The first year I listened a lot more than I talked, but the next year we went out and things were a little bit better. And, you know, after the second year we went out, we went back. You know, we did more improvements. But just learning, talking to the guys… I’ve known some of them for a long time now. I’ve watched their kids grow up. It’s been a wonderful experience knowing these people. I’m fortunate that I got involved in this, because somebody told me once that harvest gets in your blood. And it does. I mean, it really does. I look forward to it every year. You know, it can be long hard days and some long hard hours, but to me it’s worth it. I really enjoy working with the end user customers and John Deere dealers, you know, all the way from Texas to Canada. It’s a great experience every year. And I really enjoy it, and I’ve learned so much about their business over the years and made some great friendships.

And
it doesn’t seem
like although this is your final run, you will probably try to make it back out to some fields for fun next year during harvest.

Yeah,
that’s the plan. I hope I have the opportunity to do that. I don’t think you’d just be able to walk away from it. You know, like I said, we made a lot of great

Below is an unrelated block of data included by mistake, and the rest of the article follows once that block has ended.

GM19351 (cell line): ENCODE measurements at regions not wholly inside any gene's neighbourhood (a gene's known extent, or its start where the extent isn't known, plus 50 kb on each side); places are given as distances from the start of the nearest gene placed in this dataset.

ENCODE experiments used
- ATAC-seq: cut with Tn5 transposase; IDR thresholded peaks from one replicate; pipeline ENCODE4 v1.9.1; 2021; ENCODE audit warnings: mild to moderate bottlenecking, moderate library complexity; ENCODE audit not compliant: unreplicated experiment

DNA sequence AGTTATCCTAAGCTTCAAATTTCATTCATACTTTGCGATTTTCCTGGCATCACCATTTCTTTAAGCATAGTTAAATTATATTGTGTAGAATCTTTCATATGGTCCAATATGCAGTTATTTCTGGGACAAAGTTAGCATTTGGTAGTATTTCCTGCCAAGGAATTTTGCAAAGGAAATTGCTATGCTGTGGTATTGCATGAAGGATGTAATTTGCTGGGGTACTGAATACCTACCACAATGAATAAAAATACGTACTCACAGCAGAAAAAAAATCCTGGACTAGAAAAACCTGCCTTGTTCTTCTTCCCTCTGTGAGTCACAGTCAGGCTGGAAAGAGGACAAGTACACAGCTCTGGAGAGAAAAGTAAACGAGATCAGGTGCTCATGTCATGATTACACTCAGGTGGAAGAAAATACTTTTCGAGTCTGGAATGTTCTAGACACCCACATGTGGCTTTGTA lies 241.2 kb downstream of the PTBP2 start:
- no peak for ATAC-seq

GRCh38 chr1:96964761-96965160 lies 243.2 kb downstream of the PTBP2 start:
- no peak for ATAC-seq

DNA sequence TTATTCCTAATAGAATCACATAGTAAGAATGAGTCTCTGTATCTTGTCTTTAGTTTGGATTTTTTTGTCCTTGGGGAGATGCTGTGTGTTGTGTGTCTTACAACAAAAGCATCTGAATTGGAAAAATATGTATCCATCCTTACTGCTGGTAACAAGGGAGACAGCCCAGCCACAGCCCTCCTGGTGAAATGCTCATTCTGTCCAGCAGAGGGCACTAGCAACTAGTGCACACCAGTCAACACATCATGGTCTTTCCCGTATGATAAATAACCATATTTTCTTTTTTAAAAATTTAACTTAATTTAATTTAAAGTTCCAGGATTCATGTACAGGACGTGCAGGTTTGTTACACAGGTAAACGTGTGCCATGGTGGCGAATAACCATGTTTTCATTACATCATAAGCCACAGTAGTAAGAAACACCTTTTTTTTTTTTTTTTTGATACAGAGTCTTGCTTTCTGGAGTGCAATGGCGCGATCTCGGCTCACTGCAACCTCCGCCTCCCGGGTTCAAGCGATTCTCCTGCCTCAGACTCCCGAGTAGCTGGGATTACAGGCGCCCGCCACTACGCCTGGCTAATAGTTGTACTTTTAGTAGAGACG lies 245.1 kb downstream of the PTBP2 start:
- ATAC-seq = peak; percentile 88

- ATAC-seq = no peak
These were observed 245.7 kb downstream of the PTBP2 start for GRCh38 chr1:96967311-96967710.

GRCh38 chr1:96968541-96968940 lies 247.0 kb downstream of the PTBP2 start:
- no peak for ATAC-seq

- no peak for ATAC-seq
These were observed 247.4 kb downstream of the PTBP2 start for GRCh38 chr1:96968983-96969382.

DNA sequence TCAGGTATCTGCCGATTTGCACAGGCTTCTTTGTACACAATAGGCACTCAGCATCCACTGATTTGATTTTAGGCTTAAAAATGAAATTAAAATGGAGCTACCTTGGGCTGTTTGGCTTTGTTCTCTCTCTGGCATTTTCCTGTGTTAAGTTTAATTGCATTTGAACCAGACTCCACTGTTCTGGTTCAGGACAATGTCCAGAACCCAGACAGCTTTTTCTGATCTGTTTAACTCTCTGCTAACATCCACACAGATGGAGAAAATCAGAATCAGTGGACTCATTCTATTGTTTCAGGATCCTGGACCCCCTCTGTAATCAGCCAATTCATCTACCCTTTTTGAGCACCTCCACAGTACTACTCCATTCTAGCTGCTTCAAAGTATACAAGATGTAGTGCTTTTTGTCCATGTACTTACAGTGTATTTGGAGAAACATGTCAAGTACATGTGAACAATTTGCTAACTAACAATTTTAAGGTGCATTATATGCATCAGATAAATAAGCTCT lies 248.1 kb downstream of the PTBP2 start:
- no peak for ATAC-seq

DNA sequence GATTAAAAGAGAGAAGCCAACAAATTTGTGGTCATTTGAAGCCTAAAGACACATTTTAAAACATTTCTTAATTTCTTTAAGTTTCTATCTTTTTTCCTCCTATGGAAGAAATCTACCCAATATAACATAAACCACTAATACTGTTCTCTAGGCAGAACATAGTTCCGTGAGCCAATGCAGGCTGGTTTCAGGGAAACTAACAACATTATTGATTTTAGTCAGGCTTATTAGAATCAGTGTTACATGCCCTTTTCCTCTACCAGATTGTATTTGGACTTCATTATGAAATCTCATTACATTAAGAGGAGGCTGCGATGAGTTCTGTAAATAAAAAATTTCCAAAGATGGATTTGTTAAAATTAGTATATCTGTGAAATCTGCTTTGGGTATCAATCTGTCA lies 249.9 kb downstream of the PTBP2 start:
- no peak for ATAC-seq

friends, and I talk to them, you know, a lot on the phone. And a big part too is U.S. Custom Harvesters Annual Convention We’re a big part of that. So that’s a three or four day event every year that we always attend. It’s pretty good time. We do clinics and classesjust get together and talk. And it’s a good place to exchange information, and we look forward to the convention every year too.

Looking
ahead to what you’ll be doing post-harvest this year What are you most looking forward to?

Well, when we get back after this harvest is over, I’ll have a few things, you know, that I’ll need to button up work
wise. And then I have to start the whole retirement process, and I’m not even sure what that is yet. I know it’s going to be a few phone calls and some emails, and [I’ll] try to get that all organized… Come up with a final date and a final day and I guess start planning the retirement party.